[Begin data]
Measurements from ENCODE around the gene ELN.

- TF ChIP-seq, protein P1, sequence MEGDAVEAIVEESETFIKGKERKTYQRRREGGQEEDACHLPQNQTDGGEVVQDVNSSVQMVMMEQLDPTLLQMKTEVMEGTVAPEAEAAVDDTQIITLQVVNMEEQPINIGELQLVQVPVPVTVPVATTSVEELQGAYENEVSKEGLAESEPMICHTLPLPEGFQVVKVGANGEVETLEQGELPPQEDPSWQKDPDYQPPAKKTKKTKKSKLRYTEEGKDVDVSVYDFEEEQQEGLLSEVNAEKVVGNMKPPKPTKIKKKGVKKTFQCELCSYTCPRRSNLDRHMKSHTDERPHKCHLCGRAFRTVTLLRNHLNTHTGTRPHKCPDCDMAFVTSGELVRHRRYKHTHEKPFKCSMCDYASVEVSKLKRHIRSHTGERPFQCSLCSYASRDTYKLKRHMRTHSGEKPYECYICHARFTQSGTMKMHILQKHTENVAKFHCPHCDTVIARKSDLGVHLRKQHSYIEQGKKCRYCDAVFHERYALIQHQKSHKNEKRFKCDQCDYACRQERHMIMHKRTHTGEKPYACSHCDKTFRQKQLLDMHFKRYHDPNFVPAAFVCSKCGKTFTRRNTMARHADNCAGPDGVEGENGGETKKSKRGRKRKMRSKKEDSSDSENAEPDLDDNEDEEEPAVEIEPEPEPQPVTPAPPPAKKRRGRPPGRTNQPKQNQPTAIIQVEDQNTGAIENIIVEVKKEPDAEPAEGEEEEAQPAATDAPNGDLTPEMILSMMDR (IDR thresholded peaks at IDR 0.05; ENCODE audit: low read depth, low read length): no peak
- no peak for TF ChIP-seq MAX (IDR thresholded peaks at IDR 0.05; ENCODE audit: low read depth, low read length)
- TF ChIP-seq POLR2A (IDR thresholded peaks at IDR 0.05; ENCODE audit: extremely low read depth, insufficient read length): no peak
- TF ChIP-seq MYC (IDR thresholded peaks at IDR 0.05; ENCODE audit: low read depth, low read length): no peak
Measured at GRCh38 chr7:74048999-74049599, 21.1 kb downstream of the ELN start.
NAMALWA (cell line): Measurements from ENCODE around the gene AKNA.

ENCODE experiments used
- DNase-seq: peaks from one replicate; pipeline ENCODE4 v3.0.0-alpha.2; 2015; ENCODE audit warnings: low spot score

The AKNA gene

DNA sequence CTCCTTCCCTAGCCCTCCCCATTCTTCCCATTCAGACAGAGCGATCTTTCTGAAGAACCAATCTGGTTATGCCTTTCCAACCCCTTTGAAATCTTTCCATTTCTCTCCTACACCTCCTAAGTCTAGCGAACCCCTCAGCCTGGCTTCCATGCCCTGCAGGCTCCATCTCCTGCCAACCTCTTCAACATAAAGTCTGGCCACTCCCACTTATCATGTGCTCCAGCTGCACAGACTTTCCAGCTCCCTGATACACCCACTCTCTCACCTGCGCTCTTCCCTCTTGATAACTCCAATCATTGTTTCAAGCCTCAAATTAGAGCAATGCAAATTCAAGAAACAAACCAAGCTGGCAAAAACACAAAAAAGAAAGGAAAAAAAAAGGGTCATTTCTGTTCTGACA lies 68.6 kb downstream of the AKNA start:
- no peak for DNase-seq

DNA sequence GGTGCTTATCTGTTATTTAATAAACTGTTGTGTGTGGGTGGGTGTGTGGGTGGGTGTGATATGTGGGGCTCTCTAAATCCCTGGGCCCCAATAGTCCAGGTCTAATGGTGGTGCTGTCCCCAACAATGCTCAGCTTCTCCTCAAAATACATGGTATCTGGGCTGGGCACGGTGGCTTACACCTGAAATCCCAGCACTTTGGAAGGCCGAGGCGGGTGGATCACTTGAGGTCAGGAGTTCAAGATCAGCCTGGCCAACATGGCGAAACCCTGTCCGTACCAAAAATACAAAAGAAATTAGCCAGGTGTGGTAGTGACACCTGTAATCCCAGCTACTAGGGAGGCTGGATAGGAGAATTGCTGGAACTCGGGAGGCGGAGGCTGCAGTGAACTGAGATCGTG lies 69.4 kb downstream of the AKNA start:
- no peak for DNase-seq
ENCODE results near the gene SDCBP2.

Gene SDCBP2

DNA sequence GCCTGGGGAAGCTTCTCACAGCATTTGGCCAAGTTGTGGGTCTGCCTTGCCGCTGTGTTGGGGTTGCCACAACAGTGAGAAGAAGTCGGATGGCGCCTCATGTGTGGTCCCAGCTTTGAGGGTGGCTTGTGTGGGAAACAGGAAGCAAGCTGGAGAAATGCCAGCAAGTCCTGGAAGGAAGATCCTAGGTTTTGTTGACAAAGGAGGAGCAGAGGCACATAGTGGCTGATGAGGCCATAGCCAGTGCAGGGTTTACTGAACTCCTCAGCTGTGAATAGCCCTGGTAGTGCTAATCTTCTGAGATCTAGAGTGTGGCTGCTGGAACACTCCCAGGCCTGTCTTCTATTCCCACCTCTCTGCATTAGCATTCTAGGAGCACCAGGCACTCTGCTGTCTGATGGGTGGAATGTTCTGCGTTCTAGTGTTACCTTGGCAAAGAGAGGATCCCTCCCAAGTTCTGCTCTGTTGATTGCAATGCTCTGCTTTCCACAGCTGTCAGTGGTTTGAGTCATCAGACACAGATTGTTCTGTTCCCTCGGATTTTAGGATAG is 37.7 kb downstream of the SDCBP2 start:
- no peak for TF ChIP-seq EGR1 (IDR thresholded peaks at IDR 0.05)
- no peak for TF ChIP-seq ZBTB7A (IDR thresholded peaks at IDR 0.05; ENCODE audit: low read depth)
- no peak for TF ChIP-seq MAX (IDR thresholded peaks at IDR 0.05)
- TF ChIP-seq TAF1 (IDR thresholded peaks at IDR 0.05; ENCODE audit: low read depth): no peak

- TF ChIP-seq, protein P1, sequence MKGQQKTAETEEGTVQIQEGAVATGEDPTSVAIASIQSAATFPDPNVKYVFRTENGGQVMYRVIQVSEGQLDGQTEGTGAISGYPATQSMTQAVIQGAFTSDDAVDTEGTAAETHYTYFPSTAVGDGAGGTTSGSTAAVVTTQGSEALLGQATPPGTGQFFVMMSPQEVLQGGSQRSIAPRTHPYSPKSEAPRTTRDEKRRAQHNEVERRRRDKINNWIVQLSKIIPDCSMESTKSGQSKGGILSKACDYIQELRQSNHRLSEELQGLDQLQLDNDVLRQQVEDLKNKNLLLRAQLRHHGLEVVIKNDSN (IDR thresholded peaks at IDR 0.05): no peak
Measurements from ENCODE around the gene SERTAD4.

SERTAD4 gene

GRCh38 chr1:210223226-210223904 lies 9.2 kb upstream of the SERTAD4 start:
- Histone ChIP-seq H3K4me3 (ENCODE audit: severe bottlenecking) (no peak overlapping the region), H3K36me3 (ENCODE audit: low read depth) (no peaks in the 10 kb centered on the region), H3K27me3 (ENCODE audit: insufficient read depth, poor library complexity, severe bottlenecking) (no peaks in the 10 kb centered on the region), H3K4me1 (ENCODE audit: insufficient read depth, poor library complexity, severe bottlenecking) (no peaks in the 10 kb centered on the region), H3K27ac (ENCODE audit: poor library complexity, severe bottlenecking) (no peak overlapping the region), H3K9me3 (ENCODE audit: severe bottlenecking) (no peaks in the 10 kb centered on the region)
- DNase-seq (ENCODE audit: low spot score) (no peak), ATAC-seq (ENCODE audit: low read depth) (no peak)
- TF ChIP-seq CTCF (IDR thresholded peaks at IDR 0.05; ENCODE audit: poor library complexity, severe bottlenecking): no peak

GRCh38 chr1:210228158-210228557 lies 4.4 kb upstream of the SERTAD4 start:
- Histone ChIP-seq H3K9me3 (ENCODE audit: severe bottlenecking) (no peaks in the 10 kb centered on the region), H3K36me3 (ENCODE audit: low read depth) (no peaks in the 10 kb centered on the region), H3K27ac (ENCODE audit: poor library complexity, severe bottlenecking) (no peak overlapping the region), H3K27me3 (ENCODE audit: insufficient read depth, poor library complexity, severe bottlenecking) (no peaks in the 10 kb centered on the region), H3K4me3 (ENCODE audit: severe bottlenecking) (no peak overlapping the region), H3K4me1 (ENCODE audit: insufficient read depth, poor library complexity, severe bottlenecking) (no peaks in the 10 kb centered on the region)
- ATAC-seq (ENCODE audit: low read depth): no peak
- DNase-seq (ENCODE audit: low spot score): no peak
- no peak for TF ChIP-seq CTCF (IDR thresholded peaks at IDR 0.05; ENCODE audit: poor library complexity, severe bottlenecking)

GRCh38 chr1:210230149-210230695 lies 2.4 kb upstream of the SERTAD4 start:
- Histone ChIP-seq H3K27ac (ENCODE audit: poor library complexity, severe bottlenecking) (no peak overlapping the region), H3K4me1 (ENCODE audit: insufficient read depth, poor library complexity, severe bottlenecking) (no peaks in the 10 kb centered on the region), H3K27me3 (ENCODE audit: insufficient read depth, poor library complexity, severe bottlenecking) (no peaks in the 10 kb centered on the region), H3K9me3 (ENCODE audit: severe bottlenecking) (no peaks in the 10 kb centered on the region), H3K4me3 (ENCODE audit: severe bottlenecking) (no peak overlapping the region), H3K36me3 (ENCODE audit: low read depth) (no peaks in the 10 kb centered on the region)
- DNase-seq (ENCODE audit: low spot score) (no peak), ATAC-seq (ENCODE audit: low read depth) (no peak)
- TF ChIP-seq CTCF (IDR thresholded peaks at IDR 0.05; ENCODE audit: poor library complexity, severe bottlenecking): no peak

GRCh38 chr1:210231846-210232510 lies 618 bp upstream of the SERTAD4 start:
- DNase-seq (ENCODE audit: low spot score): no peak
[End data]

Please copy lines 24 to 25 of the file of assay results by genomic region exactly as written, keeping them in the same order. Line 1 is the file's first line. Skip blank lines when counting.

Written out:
SERTAD4 gene

GRCh38 chr1:210223226-210223904 lies 9.2 kb upstream of the SERTAD4 start: